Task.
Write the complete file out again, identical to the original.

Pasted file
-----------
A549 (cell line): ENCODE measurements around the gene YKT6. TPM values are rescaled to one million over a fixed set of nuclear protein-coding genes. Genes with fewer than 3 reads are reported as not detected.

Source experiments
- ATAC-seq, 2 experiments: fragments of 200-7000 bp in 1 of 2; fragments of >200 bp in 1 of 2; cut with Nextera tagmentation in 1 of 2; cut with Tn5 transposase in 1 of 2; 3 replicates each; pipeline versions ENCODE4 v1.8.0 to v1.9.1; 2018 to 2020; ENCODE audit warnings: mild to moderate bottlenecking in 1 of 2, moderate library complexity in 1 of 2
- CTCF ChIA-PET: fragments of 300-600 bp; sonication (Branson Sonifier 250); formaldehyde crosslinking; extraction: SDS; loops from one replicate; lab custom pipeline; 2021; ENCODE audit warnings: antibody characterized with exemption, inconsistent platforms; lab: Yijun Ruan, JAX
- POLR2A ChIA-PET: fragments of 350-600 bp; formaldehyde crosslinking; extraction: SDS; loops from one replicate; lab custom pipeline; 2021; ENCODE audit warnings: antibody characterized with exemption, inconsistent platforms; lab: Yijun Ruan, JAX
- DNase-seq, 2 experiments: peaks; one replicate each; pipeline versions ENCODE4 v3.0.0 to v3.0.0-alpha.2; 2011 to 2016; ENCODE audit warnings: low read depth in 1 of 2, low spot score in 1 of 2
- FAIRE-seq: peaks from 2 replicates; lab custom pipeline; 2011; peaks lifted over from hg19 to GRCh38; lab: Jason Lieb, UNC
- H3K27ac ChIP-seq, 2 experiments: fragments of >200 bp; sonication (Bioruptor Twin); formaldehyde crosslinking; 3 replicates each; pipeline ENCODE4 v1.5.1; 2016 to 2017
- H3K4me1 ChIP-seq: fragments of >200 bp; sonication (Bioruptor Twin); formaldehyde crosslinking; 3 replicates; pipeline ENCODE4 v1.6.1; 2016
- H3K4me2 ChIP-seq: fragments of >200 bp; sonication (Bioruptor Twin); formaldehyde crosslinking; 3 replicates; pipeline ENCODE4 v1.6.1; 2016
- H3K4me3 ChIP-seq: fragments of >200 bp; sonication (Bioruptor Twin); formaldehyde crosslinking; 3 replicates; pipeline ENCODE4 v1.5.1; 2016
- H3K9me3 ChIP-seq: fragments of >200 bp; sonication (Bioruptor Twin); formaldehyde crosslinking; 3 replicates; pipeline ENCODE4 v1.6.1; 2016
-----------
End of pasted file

A549 (cell line): ENCODE measurements around the gene YKT6. TPM values are rescaled to one million over a fixed set of nuclear protein-coding genes. Genes with fewer than 3 reads are reported as not detected.

Source experiments
- ATAC-seq, 2 experiments: fragments of 200-7000 bp in 1 of 2; fragments of >200 bp in 1 of 2; cut with Nextera tagmentation in 1 of 2; cut with Tn5 transposase in 1 of 2; 3 replicates each; pipeline versions ENCODE4 v1.8.0 to v1.9.1; 2018 to 2020; ENCODE audit warnings: mild to moderate bottlenecking in 1 of 2, moderate library complexity in 1 of 2
- CTCF ChIA-PET: fragments of 300-600 bp; sonication (Branson Sonifier 250); formaldehyde crosslinking; extraction: SDS; loops from one replicate; lab custom pipeline; 2021; ENCODE audit warnings: antibody characterized with exemption, inconsistent platforms; lab: Yijun Ruan, JAX
- POLR2A ChIA-PET: fragments of 350-600 bp; formaldehyde crosslinking; extraction: SDS; loops from one replicate; lab custom pipeline; 2021; ENCODE audit warnings: antibody characterized with exemption, inconsistent platforms; lab: Yijun Ruan, JAX
- DNase-seq, 2 experiments: peaks; one replicate each; pipeline versions ENCODE4 v3.0.0 to v3.0.0-alpha.2; 2011 to 2016; ENCODE audit warnings: low read depth in 1 of 2, low spot score in 1 of 2
- FAIRE-seq: peaks from 2 replicates; lab custom pipeline; 2011; peaks lifted over from hg19 to GRCh38; lab: Jason Lieb, UNC
- H3K27ac ChIP-seq, 2 experiments: fragments of >200 bp; sonication (Bioruptor Twin); formaldehyde crosslinking; 3 replicates each; pipeline ENCODE4 v1.5.1; 2016 to 2017
- H3K4me1 ChIP-seq: fragments of >200 bp; sonication (Bioruptor Twin); formaldehyde crosslinking; 3 replicates; pipeline ENCODE4 v1.6.1; 2016
- H3K4me2 ChIP-seq: fragments of >200 bp; sonication (Bioruptor Twin); formaldehyde crosslinking; 3 replicates; pipeline ENCODE4 v1.6.1; 2016
- H3K4me3 ChIP-seq: fragments of >200 bp; sonication (Bioruptor Twin); formaldehyde crosslinking; 3 replicates; pipeline ENCODE4 v1.5.1; 2016
- H3K9me3 ChIP-seq: fragments of >200 bp; sonication (Bioruptor Twin); formaldehyde crosslinking; 3 replicates; pipeline ENCODE4 v1.6.1; 2016